The affinity of interactions between ubiquitin and ubiquitin‐binding domain (UBD)‐containing receptors along the endocytic pathway is low (Fisher et al, 2003). However, ubiquitin binding is cooperative, and multiple ubiquitins may increase the avidity and stabilise the interaction between ubiquitin and its corresponding UBD (Haglund et al, 2003a). This could occur through either multiple monoubiquitination or, for those receptors with a limited number of available cytoplasmic lysine residues, Lys‐63 polyubiquitin conjugates offer an alternative mechanism. Structural analysis shows Lys‐48 ubiquitin chains to adopt a closed conformation, while Lys‐63 ubiquitin chains are in an extended conformation (Varadan et al, 2004), with a topology similar to adjacent linear ubiquitin chains which, unlike the Lys‐48 linkage, have their hydrophobic surfaces available for binding (Pickart and Fushman, 2004). This open conformation of Lys‐63 polyubiquitin conjugates may, as with multiple monoubiquitins, increase the avidity for UBDs. Alternatively, the presence of Lys‐63 chains may allow specificity for selective UBDs (Raasi et al, 2005). We therefore investigated the internalisation pathway used by class I molecules. Class I downregulation by K3 was clathrin dependent as expression of the AP180 C‐terminus, as well as clathrin siRNA depletion, rescued class I downregulation. A similar mechanism has been suggested for K5‐mediated class I downregulation which was inhibited by a mutant of the large GTPase dynamin (Coscoy and Ganem, 2001). A functional requirement for ubiquitin to interact with a UIM‐containing protein in the downregulation of Lys‐63‐polyubiquitinated class I molecules was shown by the increase in cell surface class I in the presence of the ubiquitin I44A mutant. Additional ubiquitin‐binding adaptors must therefore recruit the ubiquitinated class I to the clathrin‐coated vesicle (Hicke and Dunn, 2003; Dupre et al, 2004).
Epsin and Eps15 are clathrin adaptors implicated in the recognition of ubiquitinated plasma membrane proteins through their ubiquitin‐interacting motifs (Hicke and Dunn, 2003). Epsin has three UIMs while Eps15 has two C‐terminal UIMs (Hofmann and Falquet, 2001). The ability of these proteins to bind ubiquitin and associate with both clathrin and AP‐2 makes them attractive candidate adaptors for the internalisation of polyubiquitin chains from the plasma membrane. The partial rescue of class I downregulation following epsin 1 depletion provides supporting evidence for the role of this endocytic adaptor in the clathrin‐dependent, but AP‐2‐independent downregulation of Lys‐63‐polyubiquitinated class I molecules. However, the intermediate phenotype with only partial rescue of class I downregulation suggests a role for other, unidentified endocytic adaptors, possibly the related epsin 2 and 3 adaptors. The lack of effect of AP‐2 depletion is not especially surprising as internalisation of other cell surface receptors following AP‐2 depletion has been described, and AP‐2 contains no recognised ubiqutin‐binding motifs (Motley et al, 2003; Traub, 2005).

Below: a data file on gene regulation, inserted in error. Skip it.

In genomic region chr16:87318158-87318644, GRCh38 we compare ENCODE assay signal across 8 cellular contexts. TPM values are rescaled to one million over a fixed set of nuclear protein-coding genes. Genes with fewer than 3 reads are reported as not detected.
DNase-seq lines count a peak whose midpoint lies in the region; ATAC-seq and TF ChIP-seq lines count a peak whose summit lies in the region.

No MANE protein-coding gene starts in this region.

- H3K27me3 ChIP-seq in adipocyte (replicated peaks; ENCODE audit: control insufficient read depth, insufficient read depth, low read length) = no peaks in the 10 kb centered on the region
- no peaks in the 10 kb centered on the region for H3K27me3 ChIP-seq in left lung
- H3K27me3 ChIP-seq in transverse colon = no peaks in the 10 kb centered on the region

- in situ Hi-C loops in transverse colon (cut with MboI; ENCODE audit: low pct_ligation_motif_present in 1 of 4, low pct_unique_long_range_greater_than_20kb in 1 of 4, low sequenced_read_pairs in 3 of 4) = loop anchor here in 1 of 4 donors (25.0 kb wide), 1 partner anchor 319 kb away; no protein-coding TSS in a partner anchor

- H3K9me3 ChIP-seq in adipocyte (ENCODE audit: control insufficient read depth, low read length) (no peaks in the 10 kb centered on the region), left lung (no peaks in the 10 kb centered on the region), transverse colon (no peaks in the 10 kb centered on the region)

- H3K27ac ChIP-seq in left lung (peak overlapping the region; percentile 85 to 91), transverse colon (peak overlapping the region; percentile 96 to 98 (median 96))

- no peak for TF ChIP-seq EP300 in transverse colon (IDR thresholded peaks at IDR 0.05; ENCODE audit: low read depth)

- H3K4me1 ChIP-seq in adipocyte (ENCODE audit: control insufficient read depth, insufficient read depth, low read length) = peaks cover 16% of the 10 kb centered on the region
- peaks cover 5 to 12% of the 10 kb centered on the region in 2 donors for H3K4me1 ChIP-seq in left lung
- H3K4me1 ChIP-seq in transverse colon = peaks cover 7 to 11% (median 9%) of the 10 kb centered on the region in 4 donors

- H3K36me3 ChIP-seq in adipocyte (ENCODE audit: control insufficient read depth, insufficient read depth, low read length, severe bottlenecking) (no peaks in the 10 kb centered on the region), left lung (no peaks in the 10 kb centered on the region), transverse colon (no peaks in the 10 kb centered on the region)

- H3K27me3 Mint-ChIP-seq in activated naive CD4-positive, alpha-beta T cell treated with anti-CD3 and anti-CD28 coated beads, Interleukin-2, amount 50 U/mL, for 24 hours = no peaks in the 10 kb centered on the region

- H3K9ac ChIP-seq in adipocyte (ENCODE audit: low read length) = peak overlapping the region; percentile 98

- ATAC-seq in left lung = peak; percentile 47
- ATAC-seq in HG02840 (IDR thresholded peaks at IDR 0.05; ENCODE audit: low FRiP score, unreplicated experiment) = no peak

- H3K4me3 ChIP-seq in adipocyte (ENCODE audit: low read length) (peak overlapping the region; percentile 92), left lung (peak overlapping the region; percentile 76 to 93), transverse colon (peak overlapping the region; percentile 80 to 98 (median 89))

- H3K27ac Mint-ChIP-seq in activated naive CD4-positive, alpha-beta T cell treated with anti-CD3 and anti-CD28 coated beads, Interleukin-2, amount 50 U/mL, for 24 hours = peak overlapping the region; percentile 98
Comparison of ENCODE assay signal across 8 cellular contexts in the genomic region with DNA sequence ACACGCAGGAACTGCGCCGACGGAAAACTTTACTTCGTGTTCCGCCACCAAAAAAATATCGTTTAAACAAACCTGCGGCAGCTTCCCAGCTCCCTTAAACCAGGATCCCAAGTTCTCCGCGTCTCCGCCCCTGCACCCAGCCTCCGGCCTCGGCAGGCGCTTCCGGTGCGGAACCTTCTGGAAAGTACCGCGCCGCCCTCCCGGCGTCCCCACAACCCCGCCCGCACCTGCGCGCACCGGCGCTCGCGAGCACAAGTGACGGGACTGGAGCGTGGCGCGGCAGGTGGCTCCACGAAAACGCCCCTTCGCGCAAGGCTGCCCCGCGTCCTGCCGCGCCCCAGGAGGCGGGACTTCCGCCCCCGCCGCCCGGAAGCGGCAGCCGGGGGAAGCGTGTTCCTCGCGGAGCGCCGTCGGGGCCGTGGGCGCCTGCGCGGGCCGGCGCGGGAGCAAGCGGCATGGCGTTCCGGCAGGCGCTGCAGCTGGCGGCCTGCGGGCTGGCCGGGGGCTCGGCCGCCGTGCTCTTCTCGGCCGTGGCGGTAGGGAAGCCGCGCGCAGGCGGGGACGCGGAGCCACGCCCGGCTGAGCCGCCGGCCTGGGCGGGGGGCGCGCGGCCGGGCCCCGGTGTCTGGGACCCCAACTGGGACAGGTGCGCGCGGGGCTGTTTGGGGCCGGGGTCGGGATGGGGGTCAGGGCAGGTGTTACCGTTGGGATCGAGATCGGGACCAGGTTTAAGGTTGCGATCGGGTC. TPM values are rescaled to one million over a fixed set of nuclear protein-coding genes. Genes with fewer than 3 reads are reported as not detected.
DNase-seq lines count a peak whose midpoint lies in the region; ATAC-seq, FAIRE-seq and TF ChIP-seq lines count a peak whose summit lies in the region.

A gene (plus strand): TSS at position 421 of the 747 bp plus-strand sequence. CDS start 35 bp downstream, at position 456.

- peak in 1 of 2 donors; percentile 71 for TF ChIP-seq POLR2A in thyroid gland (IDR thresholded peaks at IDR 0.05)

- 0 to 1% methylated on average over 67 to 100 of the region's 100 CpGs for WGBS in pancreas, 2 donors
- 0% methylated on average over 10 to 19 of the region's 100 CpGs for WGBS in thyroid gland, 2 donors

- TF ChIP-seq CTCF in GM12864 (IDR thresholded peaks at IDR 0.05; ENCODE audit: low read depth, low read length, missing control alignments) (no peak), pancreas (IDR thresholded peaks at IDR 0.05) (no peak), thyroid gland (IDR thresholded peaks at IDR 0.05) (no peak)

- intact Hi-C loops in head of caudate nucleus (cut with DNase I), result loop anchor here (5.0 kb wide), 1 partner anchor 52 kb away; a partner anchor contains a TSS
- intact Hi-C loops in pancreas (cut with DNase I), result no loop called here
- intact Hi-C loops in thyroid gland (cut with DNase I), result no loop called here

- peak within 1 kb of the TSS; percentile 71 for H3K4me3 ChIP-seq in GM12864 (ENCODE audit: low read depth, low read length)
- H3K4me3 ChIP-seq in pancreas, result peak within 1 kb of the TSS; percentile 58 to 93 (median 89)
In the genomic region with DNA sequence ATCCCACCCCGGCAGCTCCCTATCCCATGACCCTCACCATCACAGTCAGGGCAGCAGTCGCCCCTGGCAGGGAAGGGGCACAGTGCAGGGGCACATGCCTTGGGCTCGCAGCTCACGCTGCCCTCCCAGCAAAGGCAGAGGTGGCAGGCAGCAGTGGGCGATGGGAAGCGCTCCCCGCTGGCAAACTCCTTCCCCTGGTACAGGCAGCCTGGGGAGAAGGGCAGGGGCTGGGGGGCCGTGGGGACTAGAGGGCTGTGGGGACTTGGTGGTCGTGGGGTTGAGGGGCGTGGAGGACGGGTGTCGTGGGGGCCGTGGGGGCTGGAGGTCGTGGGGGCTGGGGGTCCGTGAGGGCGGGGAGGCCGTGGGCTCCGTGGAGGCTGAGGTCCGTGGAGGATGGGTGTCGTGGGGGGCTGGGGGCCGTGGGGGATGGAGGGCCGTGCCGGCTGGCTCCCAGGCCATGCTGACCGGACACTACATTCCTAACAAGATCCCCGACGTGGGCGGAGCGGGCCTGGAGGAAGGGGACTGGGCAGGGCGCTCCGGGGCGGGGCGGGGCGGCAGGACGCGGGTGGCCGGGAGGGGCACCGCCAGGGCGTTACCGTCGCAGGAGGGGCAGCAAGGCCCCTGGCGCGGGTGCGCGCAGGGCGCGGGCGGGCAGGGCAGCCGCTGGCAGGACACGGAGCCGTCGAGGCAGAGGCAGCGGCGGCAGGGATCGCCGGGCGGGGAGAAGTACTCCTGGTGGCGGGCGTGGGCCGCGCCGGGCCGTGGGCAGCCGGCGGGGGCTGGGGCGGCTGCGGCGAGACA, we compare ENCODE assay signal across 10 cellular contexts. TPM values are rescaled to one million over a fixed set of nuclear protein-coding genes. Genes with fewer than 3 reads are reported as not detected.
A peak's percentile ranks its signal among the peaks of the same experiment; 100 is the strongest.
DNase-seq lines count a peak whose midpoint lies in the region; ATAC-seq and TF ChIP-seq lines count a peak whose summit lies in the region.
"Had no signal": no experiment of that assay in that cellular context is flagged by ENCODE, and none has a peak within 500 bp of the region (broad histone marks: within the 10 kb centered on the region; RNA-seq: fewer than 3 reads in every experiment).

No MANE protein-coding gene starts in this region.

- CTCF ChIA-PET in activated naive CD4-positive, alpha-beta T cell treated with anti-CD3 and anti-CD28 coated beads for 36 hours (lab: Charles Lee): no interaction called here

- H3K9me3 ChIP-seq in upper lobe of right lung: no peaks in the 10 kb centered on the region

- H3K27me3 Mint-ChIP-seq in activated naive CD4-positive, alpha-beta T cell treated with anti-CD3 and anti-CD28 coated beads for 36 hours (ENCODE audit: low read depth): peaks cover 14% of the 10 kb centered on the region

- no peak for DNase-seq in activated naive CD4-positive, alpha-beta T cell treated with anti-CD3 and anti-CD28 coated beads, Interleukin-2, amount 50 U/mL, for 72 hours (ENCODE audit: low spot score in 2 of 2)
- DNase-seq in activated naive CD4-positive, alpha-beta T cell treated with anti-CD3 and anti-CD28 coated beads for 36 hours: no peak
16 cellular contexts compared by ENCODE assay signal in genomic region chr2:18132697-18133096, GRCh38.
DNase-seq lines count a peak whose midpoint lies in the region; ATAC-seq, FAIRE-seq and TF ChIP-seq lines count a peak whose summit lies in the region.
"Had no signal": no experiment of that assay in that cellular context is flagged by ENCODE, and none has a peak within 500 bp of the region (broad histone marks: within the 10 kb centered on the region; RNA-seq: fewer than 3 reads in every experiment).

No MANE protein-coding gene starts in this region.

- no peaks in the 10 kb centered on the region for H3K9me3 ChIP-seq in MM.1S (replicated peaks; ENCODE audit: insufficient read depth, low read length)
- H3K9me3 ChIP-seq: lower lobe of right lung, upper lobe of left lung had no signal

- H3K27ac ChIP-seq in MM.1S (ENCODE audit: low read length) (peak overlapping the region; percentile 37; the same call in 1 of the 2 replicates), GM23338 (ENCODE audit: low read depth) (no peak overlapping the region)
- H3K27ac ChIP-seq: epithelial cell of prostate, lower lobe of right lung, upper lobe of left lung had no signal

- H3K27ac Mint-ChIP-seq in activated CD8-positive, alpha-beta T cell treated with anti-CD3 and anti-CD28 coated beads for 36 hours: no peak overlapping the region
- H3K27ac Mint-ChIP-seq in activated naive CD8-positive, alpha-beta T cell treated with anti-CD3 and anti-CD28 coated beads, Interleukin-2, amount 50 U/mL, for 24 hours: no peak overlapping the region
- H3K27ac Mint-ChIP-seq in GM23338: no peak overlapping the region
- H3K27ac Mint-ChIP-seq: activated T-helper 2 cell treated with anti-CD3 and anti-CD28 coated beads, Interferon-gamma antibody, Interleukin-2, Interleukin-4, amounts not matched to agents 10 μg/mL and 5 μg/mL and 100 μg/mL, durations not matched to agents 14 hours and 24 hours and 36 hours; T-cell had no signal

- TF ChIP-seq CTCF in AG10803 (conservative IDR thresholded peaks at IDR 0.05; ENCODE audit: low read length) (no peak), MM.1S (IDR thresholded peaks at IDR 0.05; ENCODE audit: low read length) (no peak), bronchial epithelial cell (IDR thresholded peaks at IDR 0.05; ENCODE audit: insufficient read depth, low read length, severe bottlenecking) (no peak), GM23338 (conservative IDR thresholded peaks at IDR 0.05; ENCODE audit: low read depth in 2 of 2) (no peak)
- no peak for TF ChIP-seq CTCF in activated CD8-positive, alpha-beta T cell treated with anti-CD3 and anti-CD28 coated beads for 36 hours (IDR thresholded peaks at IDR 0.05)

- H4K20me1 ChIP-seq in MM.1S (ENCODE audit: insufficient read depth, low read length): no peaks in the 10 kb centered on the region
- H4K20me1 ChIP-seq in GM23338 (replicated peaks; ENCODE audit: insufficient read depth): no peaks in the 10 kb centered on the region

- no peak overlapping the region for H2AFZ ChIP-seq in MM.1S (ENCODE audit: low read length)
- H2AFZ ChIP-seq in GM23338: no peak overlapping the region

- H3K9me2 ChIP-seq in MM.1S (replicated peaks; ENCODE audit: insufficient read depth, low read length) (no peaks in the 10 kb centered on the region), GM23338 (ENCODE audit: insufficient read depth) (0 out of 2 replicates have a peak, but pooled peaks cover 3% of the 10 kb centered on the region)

Our data suggest a requirement for at least two E2 enzymes for K3 activity. The UbcH5b/c enzymes initiate conjugation of the first ubiquitin, while Ubc13 is responsible for subsequent Lys‐63 polyubiquitination. The four members of the UbcH5 family, UbcH5a/b/c and HBUCE1 share more than 90% homology, and our difficulty in demonstrating a complete rescue following UbcH5b/c depletion could be due to an incomplete loss of the UbcH5b/c enzymes. Alternatively, redundancy within this E2 family or other E2s may promote monoubiquitination. However, the requirement for UbcH5b/c and Ubc13 for K3 activity emphasises a role for Ubc E2 enzymes in determining specificity and outcome of the ubiquitination reaction. Recent data examining Lys‐48‐linked ubiquitin chain synthesis by the cullin‐RING ubiquitin ligase SCF, together with its cognate Ubc E2 enzyme Cdc34 (Ubc3), showed that ubiquitin targeting can be separated into two steps (Petroski and Deshaies, 2005). Attachment of the first ‘initiator’ ubiquitin is the rate‐limiting step and is followed by a dramatic change with rapid elongation of the subsequent growing polyubiquitin chain. The UbcH5 family do not typically form high molecular weight polyubiquitin conjugates and are intrinsically less processive than Cdc34 (Ubc3) in the synthesis of polyubiquitin chains (Petroski and Deshaies, 2005). An alternative strategy to promote chain elongation following attachment of the initial ubiquitin may therefore be to exchange Ubc E2 enzyme. Ubc13 is a unique Ubc that together with Mms2 generates Lys‐63 ubiquitin conjugates. Mechanistically, the requirement by K3 for more than one Ubc E2‐conjugating enzyme to build a Lys‐63‐polyubiquitinated class I chain has similarities to the yeast DNA polymerase PCNA (proliferating cell nuclear antigen) involved in DNA repair (Hoege et al, 2002). PCNA is initially monoubiquitinated on a single lysine residue via the RAD18 E3 ligase with Ubc RAD6, and requires a second E3 ligase RAD5 together with Ubc13 to attach Lys‐63 ubiquitin conjugates (Hoege et al, 2002). Thus in vivo, Ubc13 is required for the generation of Lys‐63 ubiquitin conjugates but may be unable to initiate substrate ubiquitination. This initial ubiquitin conjugation requires an additional Ubc, and in the case of PCNA, an additional E3 ligase to generate a monoubiquitin platform which can be elongated by Ubc13/Mms2. It will be interesting to determine whether this requirement is characteristic of the generation of all Lys‐63, or other polyubiquitin conjugates.